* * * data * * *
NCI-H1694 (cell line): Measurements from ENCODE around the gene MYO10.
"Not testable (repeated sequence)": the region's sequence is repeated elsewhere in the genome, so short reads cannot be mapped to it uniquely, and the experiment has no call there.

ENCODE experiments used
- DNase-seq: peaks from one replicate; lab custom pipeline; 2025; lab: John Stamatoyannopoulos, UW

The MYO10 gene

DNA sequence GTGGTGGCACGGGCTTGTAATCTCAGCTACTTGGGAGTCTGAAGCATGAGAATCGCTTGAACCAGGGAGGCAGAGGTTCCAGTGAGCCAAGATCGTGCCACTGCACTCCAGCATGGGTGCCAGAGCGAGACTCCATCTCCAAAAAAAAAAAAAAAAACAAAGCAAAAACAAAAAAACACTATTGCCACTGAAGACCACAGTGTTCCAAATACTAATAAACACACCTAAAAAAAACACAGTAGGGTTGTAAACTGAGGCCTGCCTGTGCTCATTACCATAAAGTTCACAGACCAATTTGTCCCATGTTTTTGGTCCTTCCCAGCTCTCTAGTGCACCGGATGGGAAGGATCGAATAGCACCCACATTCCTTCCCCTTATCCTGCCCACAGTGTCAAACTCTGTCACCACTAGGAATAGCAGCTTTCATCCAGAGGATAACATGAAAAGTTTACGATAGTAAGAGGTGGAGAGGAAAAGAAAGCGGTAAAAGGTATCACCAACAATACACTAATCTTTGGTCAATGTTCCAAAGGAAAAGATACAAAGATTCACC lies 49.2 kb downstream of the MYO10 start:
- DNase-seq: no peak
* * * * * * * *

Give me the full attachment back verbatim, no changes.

NCI-H1694 (cell line): Measurements from ENCODE around the gene MYO10.
"Not testable (repeated sequence)": the region's sequence is repeated elsewhere in the genome, so short reads cannot be mapped to it uniquely, and the experiment has no call there.

ENCODE experiments used
- DNase-seq: peaks from one replicate; lab custom pipeline; 2025; lab: John Stamatoyannopoulos, UW

The MYO10 gene

DNA sequence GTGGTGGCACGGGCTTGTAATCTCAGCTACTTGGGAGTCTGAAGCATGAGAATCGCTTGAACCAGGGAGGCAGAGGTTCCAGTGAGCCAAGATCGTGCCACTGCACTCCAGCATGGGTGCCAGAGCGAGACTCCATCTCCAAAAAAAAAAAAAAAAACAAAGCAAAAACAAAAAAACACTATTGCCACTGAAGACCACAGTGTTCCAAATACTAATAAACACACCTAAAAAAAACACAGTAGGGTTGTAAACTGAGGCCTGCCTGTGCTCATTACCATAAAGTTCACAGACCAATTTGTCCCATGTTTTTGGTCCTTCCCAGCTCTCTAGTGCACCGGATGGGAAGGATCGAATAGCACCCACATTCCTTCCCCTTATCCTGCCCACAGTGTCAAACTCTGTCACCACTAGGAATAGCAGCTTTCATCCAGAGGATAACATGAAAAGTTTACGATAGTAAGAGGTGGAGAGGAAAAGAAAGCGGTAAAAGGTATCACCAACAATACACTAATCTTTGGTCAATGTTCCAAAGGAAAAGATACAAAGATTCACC lies 49.2 kb downstream of the MYO10 start:
- DNase-seq: no peak